Transmission Networks in Electricity Competition: Third-Party Access and Unbundling – A Transatlantic Perspective
Ruiz Peris, J.I., (ed) “Competencia en mercados con recursos esenciales compartidos: telecomunicaciones y energía,” University of Valencia (2018, Forthcoming)
35 Pages Posted: 30 Apr 2018
Date Written: April 1, 2018
Non-discriminatory third-party access to transportation infrastructures in electricity - transmission and distribution networks - is essential for open and effective competition in wholesale and retail electricity markets. Competition in wholesale energy markets is possible and desirable as it will lead to lower prices, increase innovation, improve the quality of the service, foster investment in energy infrastructure, and promote renewable energy sources.
However, transmission assets are generally considered natural monopolies as they are not economically duplicable. Because of their ‘bottleneck’ nature and their essentiality to transport electricity from generators to end consumers, network owners may use them anticompetitively. For instance, by denying access to other generators to their transmission infrastructure, grant access in discriminatory terms to exclude them (horizontal foreclosure), and/or exert vertical market power vis-à-vis buyers and consumers of electricity (downstream exploitation). To mitigate these competition risks, it is necessary to grant access to transmission networks to all electricity generators on a non-discriminatory basis through open access tariffs authorised and overseen by energy regulators.
Nonetheless, third party access (“TPA”) alone is insufficient. TPA must be made effective in order to promote and protect competition in electricity and gas markets. This is done by imposing rules regarding the ‘unbundling’: the functional, control or structural-based separation of the generation and/or supply assets from the physical transmission or distribution networks.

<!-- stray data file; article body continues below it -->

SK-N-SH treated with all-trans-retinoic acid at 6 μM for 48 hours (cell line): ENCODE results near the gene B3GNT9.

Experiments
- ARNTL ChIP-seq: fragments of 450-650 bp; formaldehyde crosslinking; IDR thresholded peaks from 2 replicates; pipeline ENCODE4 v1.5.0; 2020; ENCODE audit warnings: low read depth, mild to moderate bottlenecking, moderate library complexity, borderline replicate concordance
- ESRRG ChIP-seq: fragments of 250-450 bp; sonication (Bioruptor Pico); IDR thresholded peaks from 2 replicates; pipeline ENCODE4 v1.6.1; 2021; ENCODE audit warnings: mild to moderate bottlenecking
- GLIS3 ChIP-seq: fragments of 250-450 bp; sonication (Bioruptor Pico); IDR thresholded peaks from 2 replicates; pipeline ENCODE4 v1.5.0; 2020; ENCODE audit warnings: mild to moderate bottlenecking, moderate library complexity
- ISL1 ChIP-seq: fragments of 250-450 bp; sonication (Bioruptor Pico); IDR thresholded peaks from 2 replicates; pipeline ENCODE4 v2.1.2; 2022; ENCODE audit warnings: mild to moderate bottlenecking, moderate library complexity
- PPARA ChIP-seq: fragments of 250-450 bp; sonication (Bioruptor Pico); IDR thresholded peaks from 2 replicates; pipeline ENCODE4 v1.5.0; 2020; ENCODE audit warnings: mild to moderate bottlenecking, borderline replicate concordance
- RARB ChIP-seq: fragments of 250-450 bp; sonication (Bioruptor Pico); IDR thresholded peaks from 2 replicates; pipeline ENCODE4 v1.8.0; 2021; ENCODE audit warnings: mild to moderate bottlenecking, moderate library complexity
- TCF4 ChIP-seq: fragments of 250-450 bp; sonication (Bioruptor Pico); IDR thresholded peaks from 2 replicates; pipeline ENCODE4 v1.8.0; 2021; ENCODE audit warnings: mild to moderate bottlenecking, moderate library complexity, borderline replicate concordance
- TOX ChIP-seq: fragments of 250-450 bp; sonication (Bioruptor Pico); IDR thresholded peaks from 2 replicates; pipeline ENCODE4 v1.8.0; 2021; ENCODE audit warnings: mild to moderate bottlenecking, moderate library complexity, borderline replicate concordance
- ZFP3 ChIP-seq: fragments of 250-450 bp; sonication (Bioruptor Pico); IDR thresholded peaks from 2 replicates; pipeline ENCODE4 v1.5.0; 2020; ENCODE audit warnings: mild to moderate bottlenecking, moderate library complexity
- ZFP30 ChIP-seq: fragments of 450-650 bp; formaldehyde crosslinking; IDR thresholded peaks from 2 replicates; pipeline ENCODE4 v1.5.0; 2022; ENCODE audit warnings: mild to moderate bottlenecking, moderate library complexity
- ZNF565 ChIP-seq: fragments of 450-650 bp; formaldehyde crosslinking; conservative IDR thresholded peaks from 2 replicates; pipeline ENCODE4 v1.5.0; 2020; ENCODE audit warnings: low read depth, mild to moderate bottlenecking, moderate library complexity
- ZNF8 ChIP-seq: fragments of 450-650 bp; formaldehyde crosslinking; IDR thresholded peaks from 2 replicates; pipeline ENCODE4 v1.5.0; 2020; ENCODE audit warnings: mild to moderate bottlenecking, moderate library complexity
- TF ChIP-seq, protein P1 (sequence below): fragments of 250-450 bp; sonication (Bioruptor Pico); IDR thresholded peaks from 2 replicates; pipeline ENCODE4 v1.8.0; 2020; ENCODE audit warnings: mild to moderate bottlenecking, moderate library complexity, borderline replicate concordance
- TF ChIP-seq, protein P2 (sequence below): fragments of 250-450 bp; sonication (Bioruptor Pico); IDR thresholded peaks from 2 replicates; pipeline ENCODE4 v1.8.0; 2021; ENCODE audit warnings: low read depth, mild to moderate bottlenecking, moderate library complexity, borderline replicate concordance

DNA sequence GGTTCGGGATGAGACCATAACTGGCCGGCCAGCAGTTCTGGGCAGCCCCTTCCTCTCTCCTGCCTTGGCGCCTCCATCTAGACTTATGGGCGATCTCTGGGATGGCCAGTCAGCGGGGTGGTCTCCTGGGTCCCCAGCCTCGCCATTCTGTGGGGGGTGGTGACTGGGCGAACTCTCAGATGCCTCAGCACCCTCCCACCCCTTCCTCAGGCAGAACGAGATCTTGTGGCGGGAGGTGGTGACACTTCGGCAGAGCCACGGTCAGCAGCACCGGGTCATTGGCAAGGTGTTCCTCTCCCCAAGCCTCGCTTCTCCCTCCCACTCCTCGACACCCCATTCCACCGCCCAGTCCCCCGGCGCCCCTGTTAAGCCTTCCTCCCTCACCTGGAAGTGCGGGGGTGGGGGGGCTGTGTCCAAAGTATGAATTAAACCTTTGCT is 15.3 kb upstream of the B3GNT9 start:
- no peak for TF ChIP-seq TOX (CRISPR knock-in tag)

In this paper I analyse how the law in the US and the EU has addressed the problems stemming from the control over transmission networks through imposing a requirement for unbundled and non-discriminatory access to electricity transmission networks through regulatory and antitrust rules. Specifically, I compare and discuss the legal measures which have imposed TPA and the different unbundling models. The contribution shows that both regimes have pursued a similar policy concerning TPA and to a large degree unbundling mechanisms. Two differences are significant, however. First, the concomitant application of antitrust law to industries under the scope of sectoral regulation. Second, the preferred unbundling method: resorting either to structural forms requiring the divestiture of a vertically integrated undertaking (“VIU”) that owned transmission and generation assets, or instead allowing companies to remain vertically integrated, separating transmission operations from generation through functional or control-based options.
Keywords: Electricity, Transmission, Unbundling, Third-party access, competition, regulation, infrastructure
JEL Classification: K2, K21, K23, L16, L4, L5, L52, L94, L97
Suggested Citation: Suggested Citation